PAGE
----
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Oil ends lower Monday on talk U.S. waivers on Iran sanctions, but Hurricane Michael limits loss

By Mayra P. Saefong

Petroleumworld 10 08 2018

Oil futures ended lower Monday on reports that the Trump administration was softening its hard line on Iran crude exports and might allow waivers for some buyers when sanctions against the Islamic Republic's crude exports go back into effect in November.

Hurricane-related disruptions to energy production in the Gulf of Mexico, however, limited oil's price decline. A reported explosion at a key oil refinery in Canada also contributed to a rise in gasoline futures.

U.S. benchmark West Texas Intermediate crude for November delivery CLZ8, +0.11%  on the New York Mercantile Exchange fell by a nickel, or less than 0.1%, to settle at$74.29 a barrel, paring earlier losses that had pulled prices to a low of $73.07. Brent crude, the global benchmark, for December delivery LCOZ8, +0.11%  fell 25 cents, or 0.3%, to $83.91 a barrel on ICE Futures Europe—also ending off the day's low of $82.66.

Hurricane Michael was expected to move across the eastern Gulf on Tuesday and inland over Florida Wednesday, according to the U.S. National Hurricane Center . Based on projections from the Energy Information Administration , however, the hurricane was expected to miss the bulk of energy production in the region.

Still, oil and natural-gas operators in the Gulf of Mexico have been taking precautions, evacuating a total of 10 production platforms , or about 1.5% of the 687 manned platforms in the region, the Bureau of Safety and Environmental Enforcement said Monday. Roughly 19% of Gulf oil production and about 11% of natural-gas production have been shut in, the BSEE said. Natural-gas futures also climbed Monday, extending their gains from last week to reach new multiweek highs as U.S. supplies remained below five-year averages. Prices also got a boost from Hurricane Michael's disruptions to Gulf gas output.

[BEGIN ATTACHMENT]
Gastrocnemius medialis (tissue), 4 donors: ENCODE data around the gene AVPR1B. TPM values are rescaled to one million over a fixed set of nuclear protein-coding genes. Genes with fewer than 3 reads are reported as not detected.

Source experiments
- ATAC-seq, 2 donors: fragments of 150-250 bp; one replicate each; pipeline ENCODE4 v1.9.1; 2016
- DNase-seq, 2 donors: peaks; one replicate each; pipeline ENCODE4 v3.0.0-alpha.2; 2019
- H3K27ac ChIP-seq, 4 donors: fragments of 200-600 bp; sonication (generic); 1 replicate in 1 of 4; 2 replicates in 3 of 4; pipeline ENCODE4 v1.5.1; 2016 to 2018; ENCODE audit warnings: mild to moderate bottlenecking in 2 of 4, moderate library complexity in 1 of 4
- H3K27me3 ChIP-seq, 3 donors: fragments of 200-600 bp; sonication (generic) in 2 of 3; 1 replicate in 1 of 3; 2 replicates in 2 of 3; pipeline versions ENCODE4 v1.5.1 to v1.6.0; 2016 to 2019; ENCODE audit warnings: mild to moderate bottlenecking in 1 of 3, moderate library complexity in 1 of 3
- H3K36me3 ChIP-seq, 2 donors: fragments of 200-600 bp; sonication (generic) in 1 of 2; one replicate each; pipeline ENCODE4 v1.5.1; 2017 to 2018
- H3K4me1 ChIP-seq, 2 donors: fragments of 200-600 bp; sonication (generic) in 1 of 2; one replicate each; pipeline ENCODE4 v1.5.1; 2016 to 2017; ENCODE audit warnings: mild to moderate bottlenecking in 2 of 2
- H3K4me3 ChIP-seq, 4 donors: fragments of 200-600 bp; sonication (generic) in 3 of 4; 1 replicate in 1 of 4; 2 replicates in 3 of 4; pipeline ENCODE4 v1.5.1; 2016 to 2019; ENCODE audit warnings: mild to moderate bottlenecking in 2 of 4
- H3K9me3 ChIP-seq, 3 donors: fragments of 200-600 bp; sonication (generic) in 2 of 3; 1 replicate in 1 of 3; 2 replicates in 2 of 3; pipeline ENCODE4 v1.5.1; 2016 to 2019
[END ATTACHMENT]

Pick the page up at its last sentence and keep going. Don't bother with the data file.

November natural-gas futures NGX18, +0.58%  rose 12.4 cents, or 4%, to $3.267 per million British thermal units—again settling at their highest since January.

Oil prices had seen steeper losses early Monday. A U.S. government official said the Trump administration was considering waivers on sanctions for countries that are reducing imports of Iranian oil, Reuters reported on Friday.

“The U.S. appears to be abandoning its tough stance on buyers of Iranian oil,” wrote analysts at Commerzbank. “It appears that consumer countries are to be given more time after all to replace their oil shipments from Iran so long as they at least reduce them significantly.”

India is said to be one of the countries, the Commerzbank analysts noted, and reportedly has plans to buy 9 million barrels of crude from Iran in November, equivalent to 300,000 barrels a day after importing just shy of around 500,000 barrels a day in September. If other consumers, including the European Union, Japan and South Korea are also allowed to continue buying Iranian crude, worries about tightening supply toward year-end could also be soothed, the analysts wrote.

Concerns about the hit to global supply from the reimposition of sanctions have been credited with the run-up in crude prices that took Brent above $86 a barrel to trade at a nearly four-year high last week, while WTI moved above $76.

Brent rose 1.7% last week, while WTI rallied 1.5%.

In other energy dealings, November gasoline futures RBX8, -0.22%  fell 0.4% to $2.094 a gallon, while November heating oil HOX8, +0.00%  added less than 0.1% to $2.394 a gallon.

News of an explosion at Irving Oil's refinery in Saint John, New Brunswick, Canada, a key fuel supplier for the U.S. Northeast provided some modest support to gasoline futures Monday. Irving Oil tweeted that a “major incident” occurred at the refinery early Monday. News reports showed images of an explosion at the plant.


Story by Mayra P. Saefong from MarketWatch.
10 08 2018 19:31 GMT

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